Gardeners shouldn't worry about bald patches on their lawn, says RHS

Bald patches in flower beds and lawns are GOOD for garden wildlife like pest-eating spiders and should be left bare, says Royal Horticultural Society

  • Charity says gardeners should keep some lawn areas bare for ground-dwellers
  • Bald patches in beds and lawns good for garden invertebrates, including spiders 
  • RHS also says planting evergreens gives invertebrates year-round shelter

Don’t worry too much about the bald patch of land on your garden lawn — they may be a crucial part of its success in the spring. 

That’s according to the Royal Horticultural Society (RHS), which says gardeners should embrace sparse patches in lawns and flower beds to support invertebrates, including spiders.  

The society’s study found ground-dwelling spiders in greater numbers among sparser garden plantings, which are a crucial part of a garden’s ecosystem.  

Despite their reputation as mean and scary, spiders are a valuable part of a garden’s ecosystem, and help out gardeners by devouring vegetation-eating pests. 

The RHS’s study found bare patches in lawns supported ground-dwelling spiders


 Invertebrates are animals that do not possess develop a backbone, known as a vertebral column.

More than 90 percent of all living animal species are invertebrates.

Examples of common invertebrates are snails, sponges, earthworms, squids, sea-stars, centipedes, butterflies, spiders, and jellyfish.

They are generally soft-bodied animals that lack a rigid internal skeleton for the attachment of muscles but often possess a hard outer skeleton.

Source: Encyclopaedia Britannica 

RHS researchers from the society’s Garden Wisley in Surrey looked at the needs of ground-dwelling invertebrates in gardens as part of a four-year study. 

According to Dr Andrew Salisbury, principal entomologist at the RHS, said ‘the power of a garden lies in its very smallest inhabitants’.

‘Ground-dwelling invertebrates such as predatory ground beetles and ground-active spiders are vital garden predators whilst springtails, woodlice and millipedes break down dead plant matter returning nutrients to the soil.

Spiders are important predators, feeding on prey including biting midges and spa-sucking insects. 

‘Gardeners who look after them will have the greatest positive impact for biodiversity,’ Dr Salisbury said.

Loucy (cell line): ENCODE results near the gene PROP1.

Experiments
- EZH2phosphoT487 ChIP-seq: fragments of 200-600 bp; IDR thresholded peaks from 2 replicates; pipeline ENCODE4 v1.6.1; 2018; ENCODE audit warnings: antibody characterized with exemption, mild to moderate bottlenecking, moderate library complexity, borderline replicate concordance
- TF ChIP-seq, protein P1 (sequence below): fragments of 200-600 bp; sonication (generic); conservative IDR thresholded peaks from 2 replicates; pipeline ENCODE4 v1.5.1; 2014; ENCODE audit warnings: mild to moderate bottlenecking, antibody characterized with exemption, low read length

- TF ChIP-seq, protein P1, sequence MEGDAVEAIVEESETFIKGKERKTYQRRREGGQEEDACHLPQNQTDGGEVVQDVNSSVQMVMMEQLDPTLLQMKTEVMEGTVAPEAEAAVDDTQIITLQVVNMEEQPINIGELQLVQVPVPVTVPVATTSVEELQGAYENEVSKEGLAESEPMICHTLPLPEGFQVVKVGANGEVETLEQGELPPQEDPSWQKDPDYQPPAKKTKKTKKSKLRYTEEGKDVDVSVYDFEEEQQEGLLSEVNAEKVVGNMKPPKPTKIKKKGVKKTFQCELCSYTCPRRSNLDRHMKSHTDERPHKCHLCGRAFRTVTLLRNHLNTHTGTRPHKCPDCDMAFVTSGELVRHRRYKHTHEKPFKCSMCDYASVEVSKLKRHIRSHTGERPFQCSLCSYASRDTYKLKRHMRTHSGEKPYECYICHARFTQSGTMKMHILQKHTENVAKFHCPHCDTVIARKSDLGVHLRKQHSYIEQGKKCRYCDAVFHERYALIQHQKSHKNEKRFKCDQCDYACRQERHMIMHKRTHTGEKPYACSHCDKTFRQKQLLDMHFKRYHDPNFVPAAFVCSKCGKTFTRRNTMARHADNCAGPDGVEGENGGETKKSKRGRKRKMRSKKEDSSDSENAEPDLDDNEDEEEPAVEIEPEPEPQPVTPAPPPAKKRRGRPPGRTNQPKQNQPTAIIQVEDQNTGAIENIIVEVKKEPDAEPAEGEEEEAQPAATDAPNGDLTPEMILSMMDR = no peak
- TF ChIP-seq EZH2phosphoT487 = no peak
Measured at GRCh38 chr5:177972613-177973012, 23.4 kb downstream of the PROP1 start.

The RHS also found that overall the denser the vegetation, the more ground-active invertebrates, but that the odd patch of bald growth is positive for ground-dwelling spiders.  

The RHS said that the best way to support invertebrates in gardens is to choose plantings biased towards British native plants and encourage dense vegetation, but crucially to leave some patches bare. 

Planting smaller, younger plants and letting them fill out and embracing the occasional bald patch is not only economical but provides a different habitat. 

Near-native and exotic plants also have a positive role to play in providing a habitat for invertebrates, offering good evergreen winter cover and supporting pollinators when in flower.

Evergreen plants such as holly, Christmas box and pittosporum might have a special role to play for invertebrates, the RHS said, including ladybirds, springtails and ground beetles, by providing shelter in the winter months. 

The charity has outlined five steps to support garden invertebrates, including leaving some bare patches in lawns and flower beds, planting evergreens and both native and near-native plants, and being ‘bio-diverse’ by not limiting the variety of species they plant. 

Spiders keep away biting midges and spa-sucking insects from your precious vegetation 

The research has been published as the third paper from the RHS’s four-year Plants for Bugs study — which is looking into the garden plant origin preferences of invertebrates — in the journal Biodiversity and Conservation.

The RHS, the UK’s leading gardening charity, is fundraising £40 million to transform its facilities, including redeveloping Garden Wisley and opening a new garden, RHS Garden Bridgewater, in 2020.

As well as being open to the public, the charity’s gardens provide important ecological study for its scientists. 


 To support invertebrates in gardens the RHS advises:

The perfect cover: Let planting fill out, but keep some areas sparser to help specific groups notably spiders. Although not covered in this research, some ground-nesting bees also make use of patches of bare ground.

More local: Plant densely with plenty of native and near-native plants to support the greatest number of ground-active invertebrates but be prepared for more nibbled plants than exotic plant schemes.

Winter protection: Whatever the plant origin, try to include some evergreens in your garden to give shelter to invertebrates.

Decide priorities: Choosing more exotics in your planting scheme might mean it supports marginally fewer plant-dwelling and ground-active herbivores, but will mean potentially fewer nibbled plants and should help extend the season for pollinators if you choose flowering exotics.

Be bio-diverse: For rich species diversity, follow all of the above. Don’t limit yourself to just a few different plants — this and other studies suggest the greater the variety of plants in a garden, the richer the diversity of invertebrates it will support. 


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